‘Chain’ for change: New CD brings message about domestic violence

September, 2009 Posted in Business

By Mary Owen

A local entrepreneur has just released a CD single that inspires a change in social issues.

Tammi Burns is a domestic abuse survivor and owner/founder of Break the Chain® Apparel in Lyons. Burns wrote the lyrics to the song, “Chain,” about three years ago that her friend, Stephens Middle School teacher Jon Chinburg, and his nephew, Tony Stovin, and his Portland-based band, Intervision, put to music.

Grant for Change nomination
Tammi Burns’ Break the Chain/Project Change
Reaction has been nominated for the
Nau Company’s Grant for Change.
The public is invited to help select grant finalists.
To participate, or to find out more
go to www.nau.com/collective/grant-for-change
or visit www.breakthechainapparel.com

“He had the idea, ‘sticks and stones can break my bones.’ His wife heard it and added, ‘but sometimes words are worse.’ That’s the first words of our song and is now our theme,” said Burns in an earlier Our Town interview.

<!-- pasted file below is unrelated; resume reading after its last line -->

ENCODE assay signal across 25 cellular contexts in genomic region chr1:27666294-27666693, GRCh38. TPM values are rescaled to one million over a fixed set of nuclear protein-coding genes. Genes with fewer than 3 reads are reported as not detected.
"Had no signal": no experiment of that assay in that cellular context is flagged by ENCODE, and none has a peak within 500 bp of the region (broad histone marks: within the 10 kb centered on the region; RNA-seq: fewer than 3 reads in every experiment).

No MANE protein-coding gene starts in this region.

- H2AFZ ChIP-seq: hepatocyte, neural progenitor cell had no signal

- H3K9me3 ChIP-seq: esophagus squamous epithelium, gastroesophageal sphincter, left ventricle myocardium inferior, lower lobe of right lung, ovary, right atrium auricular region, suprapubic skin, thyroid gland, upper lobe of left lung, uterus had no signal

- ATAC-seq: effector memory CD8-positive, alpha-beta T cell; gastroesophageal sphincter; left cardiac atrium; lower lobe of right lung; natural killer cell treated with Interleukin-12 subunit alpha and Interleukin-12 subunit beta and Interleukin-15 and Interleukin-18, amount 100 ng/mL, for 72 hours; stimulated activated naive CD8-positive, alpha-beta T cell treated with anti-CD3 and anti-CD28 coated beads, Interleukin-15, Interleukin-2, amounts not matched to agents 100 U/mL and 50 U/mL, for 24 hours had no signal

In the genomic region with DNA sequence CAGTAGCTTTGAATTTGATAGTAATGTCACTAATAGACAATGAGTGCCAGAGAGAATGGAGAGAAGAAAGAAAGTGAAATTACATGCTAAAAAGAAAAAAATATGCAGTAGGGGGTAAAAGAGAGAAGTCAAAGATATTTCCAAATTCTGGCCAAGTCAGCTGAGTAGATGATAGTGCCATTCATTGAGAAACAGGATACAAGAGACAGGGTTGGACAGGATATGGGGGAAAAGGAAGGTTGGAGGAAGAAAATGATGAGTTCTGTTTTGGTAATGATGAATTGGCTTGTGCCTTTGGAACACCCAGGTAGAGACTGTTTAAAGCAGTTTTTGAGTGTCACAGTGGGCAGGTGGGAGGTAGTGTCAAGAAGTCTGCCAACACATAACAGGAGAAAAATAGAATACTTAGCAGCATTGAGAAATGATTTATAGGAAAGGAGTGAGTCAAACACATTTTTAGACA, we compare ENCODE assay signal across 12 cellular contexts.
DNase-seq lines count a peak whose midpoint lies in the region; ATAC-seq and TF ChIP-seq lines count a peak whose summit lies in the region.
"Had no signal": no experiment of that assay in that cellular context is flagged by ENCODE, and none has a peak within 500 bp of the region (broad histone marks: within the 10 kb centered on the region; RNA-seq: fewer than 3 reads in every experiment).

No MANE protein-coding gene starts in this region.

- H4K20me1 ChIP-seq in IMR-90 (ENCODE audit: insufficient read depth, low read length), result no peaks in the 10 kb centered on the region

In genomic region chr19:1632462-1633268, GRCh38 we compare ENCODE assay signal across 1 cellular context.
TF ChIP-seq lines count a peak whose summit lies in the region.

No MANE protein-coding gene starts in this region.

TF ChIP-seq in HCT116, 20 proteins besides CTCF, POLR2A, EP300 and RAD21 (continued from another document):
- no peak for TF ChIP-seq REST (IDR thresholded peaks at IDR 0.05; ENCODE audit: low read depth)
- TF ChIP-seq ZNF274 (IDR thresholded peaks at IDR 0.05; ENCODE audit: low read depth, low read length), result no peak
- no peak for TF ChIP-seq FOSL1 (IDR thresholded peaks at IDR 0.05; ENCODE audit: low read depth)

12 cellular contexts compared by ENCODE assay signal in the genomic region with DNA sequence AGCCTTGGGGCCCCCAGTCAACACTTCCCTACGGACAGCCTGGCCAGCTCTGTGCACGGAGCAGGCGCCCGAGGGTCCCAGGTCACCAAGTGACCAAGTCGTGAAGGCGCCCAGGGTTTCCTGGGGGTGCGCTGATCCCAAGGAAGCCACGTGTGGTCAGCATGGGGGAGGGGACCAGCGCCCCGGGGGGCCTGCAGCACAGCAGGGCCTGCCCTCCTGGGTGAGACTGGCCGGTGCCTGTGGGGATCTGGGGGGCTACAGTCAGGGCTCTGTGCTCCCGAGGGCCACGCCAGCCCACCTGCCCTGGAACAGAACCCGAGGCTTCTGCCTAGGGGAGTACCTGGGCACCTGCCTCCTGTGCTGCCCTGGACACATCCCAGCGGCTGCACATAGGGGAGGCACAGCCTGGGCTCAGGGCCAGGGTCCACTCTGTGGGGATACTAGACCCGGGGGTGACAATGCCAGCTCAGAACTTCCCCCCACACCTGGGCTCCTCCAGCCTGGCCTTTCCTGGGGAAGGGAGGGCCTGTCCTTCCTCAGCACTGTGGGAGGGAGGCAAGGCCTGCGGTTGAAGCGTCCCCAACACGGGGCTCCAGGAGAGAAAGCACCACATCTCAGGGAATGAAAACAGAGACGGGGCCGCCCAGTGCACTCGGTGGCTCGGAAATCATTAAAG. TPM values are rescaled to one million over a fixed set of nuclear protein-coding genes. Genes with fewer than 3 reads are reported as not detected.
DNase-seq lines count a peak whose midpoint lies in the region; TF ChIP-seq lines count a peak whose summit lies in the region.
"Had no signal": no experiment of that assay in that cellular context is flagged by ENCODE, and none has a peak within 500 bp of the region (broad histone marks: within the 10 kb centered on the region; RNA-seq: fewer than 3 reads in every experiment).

Burns started a unique clothing company in 2006, bringing attention to the growing problem of domestic abuse and other social conditions, including violence and addiction.

She started her business with the popular, fast-selling “No violence” T-shirt, the mainstay in her line of “clothing with a voice,” a tool to help fund social programs.

“You can be involved simply by wearing a T-shirt,” Burns tells people. “The person reading it may be the one needing the message or know someone who needs it.”

Giving further voice to her message, the song was launched during a concert at The Oregon Garden this summer. Chinburg, a drummer for the local band, The Flextones, said he will continue to perform the song during the band’s shows to spread Burns’ message.

“The Flextones sang it live at the Three Dog Night concert in July,” Burns said. “It was very well received.”
Burns believes music is “the universal language,” and hopes to raise awareness about domestic violence and child abuse worldwide with the CD.

Chinburg and fellow teacher, Kimberly Garlock, also co-produced the music video, which can be seen at www.BreakTheChainApparel.com/musicvideo.php.

“We’ve had many positive reviews about the video and the song,” Burns said. “It touches people differently. It’s doing exactly what we want it to do.”

The Chain CD, which costs $5 plus shipping, appeals to a broad range of age and socio-economic groups, according to Burns.

“The one thing we want to stress is that this message of hope and change needs to be available to everyone, whether you listen to it on YouTube or purchase the CD,” Burns said.

“It is an important message that needs to be spread across the world that there is hope, and that you are not alone.”

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